Ramsay married first, in 1878, Agnes Dick (d. 1927), second daughter of the Revd William Marshall, of Leith, and granddaughter of the Revd Dr Andrew Marshall, of Kirkintilloch, Dunbartonshire, one of the original seceders from the Church of Scotland. She shared with her husband the discomforts of travel in Turkey and aided him in his work. They had two sons, the younger of whom was killed in action in 1915, and four daughters. He married second, in 1928, Phyllis Eileen, daughter of Alfred Ernest Thorowgood, of Old Bosham, Sussex, who survived him. He died at his home, 34 Wentworth Avenue, Bournemouth, on 20 April 1939.

Ramsay's enduring claim to distinction is the immense advance, based upon a rich harvest of new evidence, which he achieved in the knowledge of the geography and topography of Asia Minor and of its political, social, and cultural (including religious) history. In his Historical Geography of Asia Minor (1890) and in subsequent articles he worked out a topographical scheme which, while leaving much to be settled by discovery, laid a sure foundation for historical study. Topography and history are combined in his local history of Phrygia (The Cities and Bishoprics of Phrygia, 1895, 1897), uncompleted for lack of adequate evidence. The value of his historical work as a whole, largely scattered in journals and elsewhere (listed down to 1923 in W. H. Buchler and W. M. Calder, eds., Anatolian Studies, presented to him), cannot be discussed here. In his lifetime he was best known for his contributions to early Christian history, beginning with The Church in the Roman Empire before a.d. 170 (1893) and continuing in a series of books devoted mainly to St Paul and St Luke. His basic contention that St Luke was a first-class historian of the first century ad, remains a controversial issue and with it the value of the Acts of the Apostles as a historical source. However, his view that the Galatians to whom St Paul addressed his epistle were those, not of Galatia proper, but of the southern part of the Roman province has gained general acceptance. The judgements and polemics expressed in his New Testament studies have often been questioned subsequently, but not so the value of his topographical work and the stimulus which he gave to the exploration of Asia Minor in the early twentieth century.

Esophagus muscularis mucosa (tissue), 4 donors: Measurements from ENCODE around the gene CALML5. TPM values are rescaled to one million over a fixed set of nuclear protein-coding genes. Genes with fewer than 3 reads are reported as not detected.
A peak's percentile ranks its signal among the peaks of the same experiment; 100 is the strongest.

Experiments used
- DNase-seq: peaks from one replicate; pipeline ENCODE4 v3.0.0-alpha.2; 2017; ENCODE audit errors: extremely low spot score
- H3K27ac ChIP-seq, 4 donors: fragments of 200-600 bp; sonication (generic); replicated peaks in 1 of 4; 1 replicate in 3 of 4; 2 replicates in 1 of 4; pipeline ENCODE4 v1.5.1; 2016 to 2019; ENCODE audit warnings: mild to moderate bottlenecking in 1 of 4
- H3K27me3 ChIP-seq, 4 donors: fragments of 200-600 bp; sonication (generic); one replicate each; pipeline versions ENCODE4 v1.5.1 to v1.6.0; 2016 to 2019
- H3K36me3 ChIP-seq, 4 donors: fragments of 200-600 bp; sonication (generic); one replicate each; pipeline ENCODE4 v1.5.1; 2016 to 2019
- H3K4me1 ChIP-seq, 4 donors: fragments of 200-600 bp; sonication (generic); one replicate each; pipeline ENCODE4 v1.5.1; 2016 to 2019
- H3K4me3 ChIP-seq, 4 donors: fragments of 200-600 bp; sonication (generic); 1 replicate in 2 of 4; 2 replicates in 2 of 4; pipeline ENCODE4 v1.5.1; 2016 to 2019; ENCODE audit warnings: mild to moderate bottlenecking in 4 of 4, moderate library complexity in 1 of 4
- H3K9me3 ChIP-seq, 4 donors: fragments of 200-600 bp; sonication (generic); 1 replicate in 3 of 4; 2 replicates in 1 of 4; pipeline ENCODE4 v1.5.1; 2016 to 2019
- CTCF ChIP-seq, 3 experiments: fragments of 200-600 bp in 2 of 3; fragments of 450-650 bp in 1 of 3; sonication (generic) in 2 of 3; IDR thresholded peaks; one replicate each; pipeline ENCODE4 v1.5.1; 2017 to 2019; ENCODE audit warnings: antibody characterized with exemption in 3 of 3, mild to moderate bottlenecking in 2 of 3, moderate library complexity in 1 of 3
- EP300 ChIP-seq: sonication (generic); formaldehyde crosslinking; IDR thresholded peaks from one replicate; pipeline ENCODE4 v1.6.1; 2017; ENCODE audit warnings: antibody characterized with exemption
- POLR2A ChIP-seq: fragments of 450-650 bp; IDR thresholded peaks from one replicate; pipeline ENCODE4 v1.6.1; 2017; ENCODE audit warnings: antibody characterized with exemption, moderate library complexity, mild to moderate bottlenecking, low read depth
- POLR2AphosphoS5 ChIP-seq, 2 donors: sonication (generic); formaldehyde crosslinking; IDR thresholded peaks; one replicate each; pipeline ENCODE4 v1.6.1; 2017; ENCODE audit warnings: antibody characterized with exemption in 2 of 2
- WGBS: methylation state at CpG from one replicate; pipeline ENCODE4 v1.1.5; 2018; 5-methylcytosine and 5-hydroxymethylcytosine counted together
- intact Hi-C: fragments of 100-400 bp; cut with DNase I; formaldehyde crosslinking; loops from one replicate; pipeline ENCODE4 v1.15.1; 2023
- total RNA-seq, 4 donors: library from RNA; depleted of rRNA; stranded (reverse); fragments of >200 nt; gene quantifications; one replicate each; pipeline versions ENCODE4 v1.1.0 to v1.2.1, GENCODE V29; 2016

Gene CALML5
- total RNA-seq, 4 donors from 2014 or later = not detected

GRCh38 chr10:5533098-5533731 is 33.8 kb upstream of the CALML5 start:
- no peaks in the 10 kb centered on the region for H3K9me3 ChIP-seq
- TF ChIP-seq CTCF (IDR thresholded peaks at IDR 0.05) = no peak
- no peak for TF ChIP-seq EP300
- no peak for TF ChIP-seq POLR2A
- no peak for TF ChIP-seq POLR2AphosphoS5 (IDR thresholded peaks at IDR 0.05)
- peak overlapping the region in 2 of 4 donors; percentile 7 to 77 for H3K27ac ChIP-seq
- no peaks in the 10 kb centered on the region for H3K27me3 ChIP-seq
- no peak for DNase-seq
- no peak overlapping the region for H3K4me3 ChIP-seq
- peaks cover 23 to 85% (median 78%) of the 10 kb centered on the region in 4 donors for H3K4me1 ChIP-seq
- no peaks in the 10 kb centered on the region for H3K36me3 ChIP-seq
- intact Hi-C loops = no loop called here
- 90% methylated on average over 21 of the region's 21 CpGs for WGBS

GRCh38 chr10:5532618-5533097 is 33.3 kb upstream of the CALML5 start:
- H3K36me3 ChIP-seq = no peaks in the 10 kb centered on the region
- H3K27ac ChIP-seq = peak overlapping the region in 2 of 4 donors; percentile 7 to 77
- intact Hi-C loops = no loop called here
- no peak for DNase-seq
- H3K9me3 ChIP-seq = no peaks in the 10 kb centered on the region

Sources

  • The Times (22 April 1939)
  • S. Mitchell, Anatolia, 2 (1993)
  • W. H. Buchler and W. M. Calder, eds., Anatolian studies (1923)
  • D. G. Hogarth, The wandering scholar in the Levant (1898)
  • B. Levick, Roman colonies in southern Asia Minor (1967)

Archives

  • AM Oxf., corresp., notebooks, and papers
  • JRL, letters to the Manchester Guardian
  • U. Aberdeen, archives of three expeditions Monumenta Asiae Minoris with retrospective (?) to Ramsay
  • U. Aberdeen, MSS relevant to university membership

Likenesses

  • J. Russell & Sons, photograph, NPG [see illus.]
  • photograph, repro. in Buchler and Calder, eds., Anatolian studies, frontispiece
  • portrait, U. Aberdeen, Marischal Museum

Wealth at Death

£1404 18s. 9d.: confirmation, 23 June 1939, CCI

£220 11s. 8d.: further grant, 6 Sept 1939, CCI